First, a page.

THE BUTTERFLY PROJECT
The butterfly is a symbolic expression of mind. A butterfly represents the beauty and uniqueness of each of our minds, but just like the butterfly, no two minds are identical, and all are unique. We encourage every Sri Lankan to display and wear a butterfly proudly to help raise awareness about mental health issues.
SPEAK YOUR MIND CAMPAIGN
People from 19 countries worldwide, including Sri Lanka, have come together pledging to secure meaningful and urgent action from their governments, demanding they invest in mental health.
Technical Working Group for Disability Inclusive Elections
CAPACITY BUILDING AND NETWORKING
MENTAL HEALTH IS...
Mental health problems are common, but help is available. People with mental health problems can get better, and many recover completely.
IF YOU NEED HELP...
If you feel like being seen by a doctor, contact the mental health service of your nearest hospital. 1990 ambulance service provide support for emergency hospitalisation of persons with mental health problems in a crisis.
Keep the contact details of your nearest mental health professional, psychiatrist, psychologist, counsellor, or social worker in case of an emergency.
AN APPEAL FOR URGENT SUPPORT
We are in the midst of the worst economic crisis in the history of 70 years. Sri Lanka has run out of dollars to procure vital food and fuel imports, triggering weeks of demonstrations demanding the government step down. But it is, in the health sector, the consequences of the crisis are most visceral. Prices of commonly used medication have sharply increased twice in six weeks. Antibiotics, certain painkillers, and medicines for heart conditions are among those hit by a 40% mark-up. The hospitals and chemist stores across the country are running out of essential drugs, even to buy for a high price. Health department appeals for help have brought in donations from individuals and organisations.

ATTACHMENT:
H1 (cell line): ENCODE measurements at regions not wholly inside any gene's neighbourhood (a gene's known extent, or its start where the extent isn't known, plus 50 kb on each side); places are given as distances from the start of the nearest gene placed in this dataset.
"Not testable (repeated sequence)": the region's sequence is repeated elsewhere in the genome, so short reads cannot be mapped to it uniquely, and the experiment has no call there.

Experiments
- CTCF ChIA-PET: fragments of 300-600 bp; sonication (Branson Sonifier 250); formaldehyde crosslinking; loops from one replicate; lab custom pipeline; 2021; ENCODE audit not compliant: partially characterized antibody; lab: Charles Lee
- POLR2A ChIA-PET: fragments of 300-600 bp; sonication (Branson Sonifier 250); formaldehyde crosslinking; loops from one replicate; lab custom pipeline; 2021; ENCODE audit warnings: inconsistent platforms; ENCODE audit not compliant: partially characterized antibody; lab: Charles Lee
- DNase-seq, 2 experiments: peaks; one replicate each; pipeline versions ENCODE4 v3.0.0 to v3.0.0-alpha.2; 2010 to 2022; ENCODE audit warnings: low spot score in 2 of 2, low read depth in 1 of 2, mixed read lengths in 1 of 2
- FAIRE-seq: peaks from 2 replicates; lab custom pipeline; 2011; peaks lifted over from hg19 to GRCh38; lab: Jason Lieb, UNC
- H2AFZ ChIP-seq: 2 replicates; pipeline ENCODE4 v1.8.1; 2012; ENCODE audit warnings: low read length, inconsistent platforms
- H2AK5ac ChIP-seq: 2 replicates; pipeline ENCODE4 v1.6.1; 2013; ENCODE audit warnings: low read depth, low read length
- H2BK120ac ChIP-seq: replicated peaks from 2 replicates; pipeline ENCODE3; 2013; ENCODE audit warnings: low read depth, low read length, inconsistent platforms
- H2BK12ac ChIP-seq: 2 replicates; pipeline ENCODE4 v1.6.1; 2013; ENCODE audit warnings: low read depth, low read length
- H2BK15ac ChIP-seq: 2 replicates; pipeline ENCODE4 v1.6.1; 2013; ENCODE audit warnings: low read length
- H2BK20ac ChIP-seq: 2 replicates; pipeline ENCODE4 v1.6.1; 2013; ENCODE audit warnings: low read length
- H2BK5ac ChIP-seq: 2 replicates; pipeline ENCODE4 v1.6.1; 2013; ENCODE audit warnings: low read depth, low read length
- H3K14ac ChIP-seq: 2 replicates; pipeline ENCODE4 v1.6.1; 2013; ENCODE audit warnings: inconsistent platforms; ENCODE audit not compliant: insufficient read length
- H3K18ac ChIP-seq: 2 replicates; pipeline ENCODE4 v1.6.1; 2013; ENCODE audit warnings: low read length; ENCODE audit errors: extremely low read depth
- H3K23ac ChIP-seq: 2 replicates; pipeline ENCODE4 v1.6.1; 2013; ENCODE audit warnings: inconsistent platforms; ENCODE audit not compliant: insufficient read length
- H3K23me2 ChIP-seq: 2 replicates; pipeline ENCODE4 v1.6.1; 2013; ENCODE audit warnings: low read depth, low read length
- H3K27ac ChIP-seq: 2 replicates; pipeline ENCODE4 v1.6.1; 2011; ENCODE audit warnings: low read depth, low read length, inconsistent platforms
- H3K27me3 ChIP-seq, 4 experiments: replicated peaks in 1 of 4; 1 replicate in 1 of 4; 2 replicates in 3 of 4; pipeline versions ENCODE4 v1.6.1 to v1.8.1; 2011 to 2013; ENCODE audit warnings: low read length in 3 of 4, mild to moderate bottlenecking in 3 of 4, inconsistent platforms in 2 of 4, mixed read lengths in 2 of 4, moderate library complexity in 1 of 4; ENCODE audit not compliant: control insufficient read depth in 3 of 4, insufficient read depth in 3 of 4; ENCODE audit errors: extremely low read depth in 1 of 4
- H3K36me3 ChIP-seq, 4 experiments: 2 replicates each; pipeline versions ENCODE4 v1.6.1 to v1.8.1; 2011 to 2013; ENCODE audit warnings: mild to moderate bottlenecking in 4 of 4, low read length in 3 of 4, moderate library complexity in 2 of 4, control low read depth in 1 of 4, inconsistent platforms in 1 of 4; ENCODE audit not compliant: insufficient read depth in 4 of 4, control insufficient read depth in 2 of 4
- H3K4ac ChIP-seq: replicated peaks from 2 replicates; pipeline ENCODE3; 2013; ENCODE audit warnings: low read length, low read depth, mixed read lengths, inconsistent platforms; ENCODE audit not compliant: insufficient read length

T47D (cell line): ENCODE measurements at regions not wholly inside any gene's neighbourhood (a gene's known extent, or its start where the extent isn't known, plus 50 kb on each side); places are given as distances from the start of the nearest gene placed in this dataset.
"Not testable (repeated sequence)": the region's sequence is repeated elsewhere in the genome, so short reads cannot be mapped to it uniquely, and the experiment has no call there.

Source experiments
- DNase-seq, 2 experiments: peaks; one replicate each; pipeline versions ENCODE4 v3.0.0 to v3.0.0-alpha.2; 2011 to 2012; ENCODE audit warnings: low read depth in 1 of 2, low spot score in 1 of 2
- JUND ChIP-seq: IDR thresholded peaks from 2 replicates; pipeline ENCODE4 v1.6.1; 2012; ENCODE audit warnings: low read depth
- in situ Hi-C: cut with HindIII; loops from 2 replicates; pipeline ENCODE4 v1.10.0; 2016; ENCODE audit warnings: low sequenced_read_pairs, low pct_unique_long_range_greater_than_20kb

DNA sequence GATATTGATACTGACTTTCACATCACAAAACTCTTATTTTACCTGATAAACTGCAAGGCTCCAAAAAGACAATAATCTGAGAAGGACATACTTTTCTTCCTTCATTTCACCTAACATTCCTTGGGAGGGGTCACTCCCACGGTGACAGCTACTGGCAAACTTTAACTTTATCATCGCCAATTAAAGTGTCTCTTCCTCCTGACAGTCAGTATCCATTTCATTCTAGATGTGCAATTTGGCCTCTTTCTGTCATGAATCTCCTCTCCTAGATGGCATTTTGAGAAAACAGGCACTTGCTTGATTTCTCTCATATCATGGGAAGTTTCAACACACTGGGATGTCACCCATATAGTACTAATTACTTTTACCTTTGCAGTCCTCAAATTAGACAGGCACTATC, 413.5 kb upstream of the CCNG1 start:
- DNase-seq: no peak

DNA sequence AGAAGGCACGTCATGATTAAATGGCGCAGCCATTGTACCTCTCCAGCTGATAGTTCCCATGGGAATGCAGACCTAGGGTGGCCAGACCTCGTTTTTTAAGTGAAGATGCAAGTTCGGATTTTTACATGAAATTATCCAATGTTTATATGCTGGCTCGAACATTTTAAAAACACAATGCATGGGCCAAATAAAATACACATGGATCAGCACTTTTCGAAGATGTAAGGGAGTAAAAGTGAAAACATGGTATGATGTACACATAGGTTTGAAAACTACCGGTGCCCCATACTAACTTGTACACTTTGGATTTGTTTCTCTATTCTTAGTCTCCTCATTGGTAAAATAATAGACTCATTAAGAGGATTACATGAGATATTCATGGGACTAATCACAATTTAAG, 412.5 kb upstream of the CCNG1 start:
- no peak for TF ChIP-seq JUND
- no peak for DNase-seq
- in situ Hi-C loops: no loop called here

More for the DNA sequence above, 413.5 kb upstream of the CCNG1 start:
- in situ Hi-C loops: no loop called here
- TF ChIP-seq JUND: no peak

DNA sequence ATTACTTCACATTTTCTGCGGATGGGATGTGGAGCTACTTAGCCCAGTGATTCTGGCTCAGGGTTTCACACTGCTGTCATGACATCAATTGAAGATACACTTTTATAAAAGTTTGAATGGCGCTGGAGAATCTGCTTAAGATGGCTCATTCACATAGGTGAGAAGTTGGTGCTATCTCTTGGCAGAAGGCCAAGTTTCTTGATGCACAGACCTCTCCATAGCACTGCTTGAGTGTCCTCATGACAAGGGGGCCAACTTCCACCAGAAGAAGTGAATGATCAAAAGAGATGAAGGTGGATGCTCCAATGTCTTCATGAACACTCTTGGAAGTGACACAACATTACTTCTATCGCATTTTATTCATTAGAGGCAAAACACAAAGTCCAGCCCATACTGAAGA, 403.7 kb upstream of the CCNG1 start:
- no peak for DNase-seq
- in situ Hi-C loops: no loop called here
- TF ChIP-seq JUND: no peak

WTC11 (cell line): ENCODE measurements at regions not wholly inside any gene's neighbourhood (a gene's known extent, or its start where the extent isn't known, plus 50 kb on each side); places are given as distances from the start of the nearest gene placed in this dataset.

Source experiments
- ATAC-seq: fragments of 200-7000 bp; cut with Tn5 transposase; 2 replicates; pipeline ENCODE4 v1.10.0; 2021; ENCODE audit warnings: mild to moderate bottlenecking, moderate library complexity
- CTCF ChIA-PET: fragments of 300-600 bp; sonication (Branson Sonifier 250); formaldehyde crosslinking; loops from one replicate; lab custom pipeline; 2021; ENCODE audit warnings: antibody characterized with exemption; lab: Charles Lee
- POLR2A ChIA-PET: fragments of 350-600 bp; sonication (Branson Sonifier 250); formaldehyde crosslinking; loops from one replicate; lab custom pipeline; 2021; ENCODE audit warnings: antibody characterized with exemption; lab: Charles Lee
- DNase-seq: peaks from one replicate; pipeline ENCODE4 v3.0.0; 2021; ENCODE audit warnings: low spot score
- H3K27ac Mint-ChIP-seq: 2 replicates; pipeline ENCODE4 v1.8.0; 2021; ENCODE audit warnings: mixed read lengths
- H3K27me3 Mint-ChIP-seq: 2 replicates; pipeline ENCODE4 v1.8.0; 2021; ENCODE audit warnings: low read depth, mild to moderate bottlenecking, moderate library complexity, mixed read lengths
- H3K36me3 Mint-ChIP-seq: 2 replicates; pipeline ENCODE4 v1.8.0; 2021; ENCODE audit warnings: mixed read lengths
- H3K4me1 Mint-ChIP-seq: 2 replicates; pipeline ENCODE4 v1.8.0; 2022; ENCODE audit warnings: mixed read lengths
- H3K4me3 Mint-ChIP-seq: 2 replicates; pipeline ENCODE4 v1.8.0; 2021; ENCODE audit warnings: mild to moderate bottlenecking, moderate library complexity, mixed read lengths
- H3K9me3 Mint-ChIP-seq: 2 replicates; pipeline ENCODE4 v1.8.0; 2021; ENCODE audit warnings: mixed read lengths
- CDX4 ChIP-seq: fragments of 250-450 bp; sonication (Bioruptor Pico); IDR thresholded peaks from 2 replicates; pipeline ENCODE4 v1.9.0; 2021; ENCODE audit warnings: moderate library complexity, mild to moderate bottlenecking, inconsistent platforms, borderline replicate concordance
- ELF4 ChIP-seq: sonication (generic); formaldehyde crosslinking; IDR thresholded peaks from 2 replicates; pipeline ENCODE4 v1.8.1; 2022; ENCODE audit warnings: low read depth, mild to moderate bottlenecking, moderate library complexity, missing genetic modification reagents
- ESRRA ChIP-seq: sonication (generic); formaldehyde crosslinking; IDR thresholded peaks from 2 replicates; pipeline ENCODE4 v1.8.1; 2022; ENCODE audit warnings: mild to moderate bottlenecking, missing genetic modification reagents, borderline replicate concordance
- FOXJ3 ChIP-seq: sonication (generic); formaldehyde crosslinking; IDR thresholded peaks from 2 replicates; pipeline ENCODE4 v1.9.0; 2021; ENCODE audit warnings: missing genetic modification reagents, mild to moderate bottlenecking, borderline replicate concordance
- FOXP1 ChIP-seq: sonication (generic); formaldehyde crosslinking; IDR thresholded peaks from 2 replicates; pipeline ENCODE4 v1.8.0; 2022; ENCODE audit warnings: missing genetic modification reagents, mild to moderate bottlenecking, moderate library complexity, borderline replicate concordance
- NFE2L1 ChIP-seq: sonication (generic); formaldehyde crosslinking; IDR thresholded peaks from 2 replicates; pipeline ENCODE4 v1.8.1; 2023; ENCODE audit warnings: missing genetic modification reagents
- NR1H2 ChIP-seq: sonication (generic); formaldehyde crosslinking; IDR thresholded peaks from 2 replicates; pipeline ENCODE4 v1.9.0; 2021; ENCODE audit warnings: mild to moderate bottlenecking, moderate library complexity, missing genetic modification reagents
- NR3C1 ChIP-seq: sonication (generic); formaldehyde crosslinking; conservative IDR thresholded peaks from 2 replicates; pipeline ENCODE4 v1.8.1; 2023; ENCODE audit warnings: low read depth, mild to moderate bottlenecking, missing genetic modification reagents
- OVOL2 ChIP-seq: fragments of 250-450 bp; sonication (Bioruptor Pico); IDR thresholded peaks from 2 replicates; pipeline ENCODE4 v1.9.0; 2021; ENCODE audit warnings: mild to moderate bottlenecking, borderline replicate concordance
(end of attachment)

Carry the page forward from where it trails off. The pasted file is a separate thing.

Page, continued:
The people living with mental health conditions are also affected by this situation. Mental health clinics don’t have essential medicine for weeks. Some of those are available in the private sector, but most people living with such conditions cannot afford to buy those from chemist stores.
The Directorate of Mental Health of the Government of Sri Lanka has issued a list of 16 essential medications required immediately. The government has agreed to receive donations directly, and CAN MH Lanka is happy to coordinate assistance in order to speed up the receipt of these vital drugs. CAN MH Lanka would appeal to our international friends to help us obtain these required drugs soon as psychiatric drugs are not being prioritised over life-saving medications in most cases.
To learn more, contact us via firstname.lastname@example.org.
Join hands in our journey toward a right-protected, nurturing community for the people with mental health needs in Sri Lanka
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